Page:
So, I just read James Mattis’ new book, “Call Sign Chaos.” And the former Secretary of Defense’s story prompts a couple of thoughts, one short and one long.
The Short Thought on Call Sign Chaos
Here’s my short thought: Secretary Mattis’ book makes a great holiday gift. Especially for a small business owner.
Mattis and his co-author write well. The book’s stories improve one’s understanding of recent military history. Finally, Mattis’ retrospection shines a spotlight on leadership principles. Many of which apply not just to giant organizations and military conflict, but also to smaller-scale situations. Like starting or running a small business.
So, a great holiday gift.
And this related remark. Secretary Mattis candidly talks about retired commanders-in-chief. But not about the commander-in-chief he served as Secretary of Defense, Mr. Trump. The book therefore should work for readers across the political spectrum.
The Long Thought: Mattis’ Management Principles Apply to Small Businesses
Here’s my longer thought: Lots of Secretary Mattis’ practical discussion of leadership focuses on large organizations. But much of it also applies to the small-scale operations that entrepreneurs work in.
Consider the following three examples…
Clausewitz on War
Mattis discusses Prussian general Carl von Clausewitz, and in particular Clausewitz’s observation that “chance, uncertainty and friction” create a “trinity” that makes even first order planning tricky.
Restated in less elegant language: bad luck, variability, and then all the “forgotten details” make planning for even the first step of any venture difficult…
And then by the time we’re talking about the second step?… Or the third?.. Yikes!
That idea seems to me really useful as a business planning principle. And then for simpler operations planning, too.
OODA Decision Loops
Another example of a really useful principle comes from the retired general’s service in the U.S. Marines: OODA decision loops.
The acronym OODA stands for observe, orient, decide and act.
And what Mattis talks about is how organizations, especially large bureaucratic organizations like the military, need to not just make good decisions. They need to cycle through good decisions faster than their adversary.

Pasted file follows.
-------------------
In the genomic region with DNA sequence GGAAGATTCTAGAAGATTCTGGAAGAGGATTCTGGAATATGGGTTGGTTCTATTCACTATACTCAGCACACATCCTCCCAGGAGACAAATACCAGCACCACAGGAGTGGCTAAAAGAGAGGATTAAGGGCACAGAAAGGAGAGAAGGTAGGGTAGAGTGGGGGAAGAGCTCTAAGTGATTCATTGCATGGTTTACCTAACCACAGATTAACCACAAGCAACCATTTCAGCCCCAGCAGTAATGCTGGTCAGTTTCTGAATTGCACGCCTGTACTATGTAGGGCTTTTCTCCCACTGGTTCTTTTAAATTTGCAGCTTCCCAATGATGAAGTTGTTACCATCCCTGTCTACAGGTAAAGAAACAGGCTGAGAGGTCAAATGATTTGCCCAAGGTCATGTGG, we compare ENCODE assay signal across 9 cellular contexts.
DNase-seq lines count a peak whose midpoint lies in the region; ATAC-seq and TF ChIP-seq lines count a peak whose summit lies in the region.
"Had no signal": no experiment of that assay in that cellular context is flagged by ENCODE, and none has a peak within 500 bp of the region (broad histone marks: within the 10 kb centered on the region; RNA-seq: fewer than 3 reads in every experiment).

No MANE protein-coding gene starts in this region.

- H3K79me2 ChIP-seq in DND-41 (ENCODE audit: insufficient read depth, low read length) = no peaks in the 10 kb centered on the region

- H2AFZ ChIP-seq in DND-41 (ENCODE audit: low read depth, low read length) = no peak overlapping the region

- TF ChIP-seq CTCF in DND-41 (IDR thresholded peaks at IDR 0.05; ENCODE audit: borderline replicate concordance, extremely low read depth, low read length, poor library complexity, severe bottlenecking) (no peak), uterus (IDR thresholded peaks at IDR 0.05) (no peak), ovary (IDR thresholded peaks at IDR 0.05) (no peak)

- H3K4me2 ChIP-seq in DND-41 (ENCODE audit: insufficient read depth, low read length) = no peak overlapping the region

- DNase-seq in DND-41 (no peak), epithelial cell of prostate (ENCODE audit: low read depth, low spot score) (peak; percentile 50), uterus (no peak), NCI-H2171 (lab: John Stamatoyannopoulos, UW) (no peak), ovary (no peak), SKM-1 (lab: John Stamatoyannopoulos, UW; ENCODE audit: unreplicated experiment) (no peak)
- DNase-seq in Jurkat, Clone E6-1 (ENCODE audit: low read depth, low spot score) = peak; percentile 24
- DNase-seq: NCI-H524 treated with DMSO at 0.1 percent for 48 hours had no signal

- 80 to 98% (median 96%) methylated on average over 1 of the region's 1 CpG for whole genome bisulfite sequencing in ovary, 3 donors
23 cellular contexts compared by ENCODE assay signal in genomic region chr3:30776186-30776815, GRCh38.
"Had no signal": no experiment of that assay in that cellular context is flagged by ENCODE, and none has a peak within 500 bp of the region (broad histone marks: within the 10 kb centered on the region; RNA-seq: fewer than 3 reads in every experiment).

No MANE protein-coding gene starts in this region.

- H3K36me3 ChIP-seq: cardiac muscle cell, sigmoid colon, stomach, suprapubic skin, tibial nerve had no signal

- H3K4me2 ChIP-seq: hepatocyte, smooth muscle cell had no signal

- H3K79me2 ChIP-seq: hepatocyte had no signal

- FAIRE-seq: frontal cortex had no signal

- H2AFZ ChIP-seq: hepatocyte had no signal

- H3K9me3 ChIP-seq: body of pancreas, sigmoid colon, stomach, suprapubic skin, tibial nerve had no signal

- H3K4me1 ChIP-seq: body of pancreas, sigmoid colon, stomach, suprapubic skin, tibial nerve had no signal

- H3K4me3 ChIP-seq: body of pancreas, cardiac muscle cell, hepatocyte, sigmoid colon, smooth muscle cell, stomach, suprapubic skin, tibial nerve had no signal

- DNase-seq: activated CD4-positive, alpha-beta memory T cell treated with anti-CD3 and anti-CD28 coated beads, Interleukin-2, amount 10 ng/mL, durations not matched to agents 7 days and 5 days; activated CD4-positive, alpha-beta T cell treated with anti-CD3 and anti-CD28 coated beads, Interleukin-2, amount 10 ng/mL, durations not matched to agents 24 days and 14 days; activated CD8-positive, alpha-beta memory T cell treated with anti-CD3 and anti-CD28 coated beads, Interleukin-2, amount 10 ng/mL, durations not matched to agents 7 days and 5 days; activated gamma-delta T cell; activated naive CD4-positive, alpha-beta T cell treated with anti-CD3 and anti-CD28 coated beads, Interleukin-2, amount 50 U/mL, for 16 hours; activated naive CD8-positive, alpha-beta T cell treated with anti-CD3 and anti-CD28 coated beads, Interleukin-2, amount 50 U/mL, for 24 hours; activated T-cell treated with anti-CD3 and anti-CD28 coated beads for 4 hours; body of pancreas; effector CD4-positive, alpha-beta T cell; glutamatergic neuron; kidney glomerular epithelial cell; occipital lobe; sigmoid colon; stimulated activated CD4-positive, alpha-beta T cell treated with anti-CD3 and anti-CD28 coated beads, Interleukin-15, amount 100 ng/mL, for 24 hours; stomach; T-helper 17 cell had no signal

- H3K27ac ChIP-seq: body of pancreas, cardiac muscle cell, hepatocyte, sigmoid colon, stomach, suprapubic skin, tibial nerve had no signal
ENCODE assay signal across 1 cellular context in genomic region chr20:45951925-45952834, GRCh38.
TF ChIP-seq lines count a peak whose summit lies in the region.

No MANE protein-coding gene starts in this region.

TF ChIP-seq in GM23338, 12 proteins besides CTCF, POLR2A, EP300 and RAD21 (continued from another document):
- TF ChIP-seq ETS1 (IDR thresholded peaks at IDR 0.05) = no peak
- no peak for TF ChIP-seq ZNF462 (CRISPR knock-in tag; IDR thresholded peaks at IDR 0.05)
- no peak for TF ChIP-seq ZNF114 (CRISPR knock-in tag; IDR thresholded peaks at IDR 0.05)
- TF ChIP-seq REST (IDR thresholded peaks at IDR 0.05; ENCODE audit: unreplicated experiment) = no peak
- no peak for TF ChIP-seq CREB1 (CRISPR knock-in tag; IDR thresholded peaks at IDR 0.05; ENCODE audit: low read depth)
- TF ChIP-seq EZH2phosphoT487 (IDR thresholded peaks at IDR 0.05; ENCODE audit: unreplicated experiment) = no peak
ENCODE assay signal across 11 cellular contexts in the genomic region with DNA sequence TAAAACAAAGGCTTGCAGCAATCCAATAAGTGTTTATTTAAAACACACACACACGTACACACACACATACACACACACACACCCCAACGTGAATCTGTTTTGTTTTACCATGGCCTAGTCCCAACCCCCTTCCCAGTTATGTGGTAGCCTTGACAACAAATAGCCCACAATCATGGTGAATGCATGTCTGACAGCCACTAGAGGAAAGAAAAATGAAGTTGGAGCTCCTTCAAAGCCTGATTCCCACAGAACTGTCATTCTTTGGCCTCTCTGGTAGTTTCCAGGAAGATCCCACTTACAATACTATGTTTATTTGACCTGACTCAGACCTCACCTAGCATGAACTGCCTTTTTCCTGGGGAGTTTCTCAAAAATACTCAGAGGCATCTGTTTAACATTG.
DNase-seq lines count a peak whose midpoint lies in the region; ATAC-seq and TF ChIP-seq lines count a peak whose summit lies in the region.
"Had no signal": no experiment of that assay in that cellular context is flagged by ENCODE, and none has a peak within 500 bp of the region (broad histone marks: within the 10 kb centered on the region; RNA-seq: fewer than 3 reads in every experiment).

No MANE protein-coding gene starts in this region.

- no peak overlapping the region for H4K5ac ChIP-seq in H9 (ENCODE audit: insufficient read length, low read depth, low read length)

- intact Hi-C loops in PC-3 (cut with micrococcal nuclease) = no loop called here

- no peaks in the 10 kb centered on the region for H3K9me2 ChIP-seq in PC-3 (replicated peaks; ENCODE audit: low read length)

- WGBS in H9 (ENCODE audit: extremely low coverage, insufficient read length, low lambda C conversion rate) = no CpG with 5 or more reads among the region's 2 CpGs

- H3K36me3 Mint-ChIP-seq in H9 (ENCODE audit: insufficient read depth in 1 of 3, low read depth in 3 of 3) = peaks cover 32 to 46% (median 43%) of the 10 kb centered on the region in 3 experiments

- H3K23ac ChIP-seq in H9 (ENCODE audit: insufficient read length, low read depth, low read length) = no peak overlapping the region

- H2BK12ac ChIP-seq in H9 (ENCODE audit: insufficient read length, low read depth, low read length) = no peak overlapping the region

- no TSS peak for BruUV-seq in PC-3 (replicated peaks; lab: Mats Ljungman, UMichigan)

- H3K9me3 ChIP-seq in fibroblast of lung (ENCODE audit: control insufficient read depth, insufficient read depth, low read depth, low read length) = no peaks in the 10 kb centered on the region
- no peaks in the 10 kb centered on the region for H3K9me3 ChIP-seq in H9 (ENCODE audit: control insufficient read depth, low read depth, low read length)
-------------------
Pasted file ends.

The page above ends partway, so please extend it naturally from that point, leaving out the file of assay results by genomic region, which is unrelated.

In a military conflict, obviously, the side that can systematically collect information, process the information, make a smart decision, and then act faster, secures a strategic advantage.
Mattis describes this advantage as “getting inside” the enemy’s “decision loop.”
At first blush, I saw this OODA decision loop stuff as mostly applying to conflicts between large organizations.
Two countries engaged in a cold war: The U.S. versus Russia.
Or giant corporations directly competing in some giant market: Microsoft versus Facebook.
But I wonder now if maybe that thinking gets it wrong. How fast a small business makes good decisions (relative to its small business competitors) surely matters. And lots.
To give you a couple of examples from the small business category I work in… How fast a small CPA firm adapts technology matters. The slow pokes get beat up when they don’t make good decisions as fast as their competitors.
Another example, which is scary even to talk about? How fast a small CPA firm adapts to cyber-security threats matters. Firms who slowly respond to cyber-attack risks are surely more likely to experience a breach.
And a final thought about OODA decision loops, which is really just a hunch on my part. In a few cases, a small business doesn’t need faster OODA decision loops. But rather slower decision loops that allow for smarter decisions. One shouldn’t move so fast one makes bad or dumb decisions.
Reading Lists Build Culture and Values
One other interesting management idea Mattis spends a fair amount of time talking about: reading lists.
You know this if you’ve served in the U.S. Marines, but the Marines (and maybe other branches of the military too) require officers to work through reading lists at each promotion. Long ones. Dozens of books.
And the reason? These reading lists provide a way to build a culture, inculcate values and foster common understandings.
That’s brilliant. More small businesses should do the same thing. Books of business principles and management tactics. Relevant industry coverage. Technical references. You start thinking about this idea and lots of knowledge categories make sense, right? I agree.
I was originally going to share with you an example reading list I’ve started for our small business. Quickly I constructed quite a nice sized list, my enthusiasm growing with each title added.
But then it dawned on me. My reading lists will of course look different from your’s. Even if we’re in the same industry. Even if we’re running similarly sized small businesses.
The reading list for a particular role depends on the people hired and then on the requirements of the job.
So I leave you with this idea: Maybe to start we first emulate Secretary Mattis, becoming voracious readers. And then maybe we simply put the best books we encounter onto an internal reading list for our colleagues.
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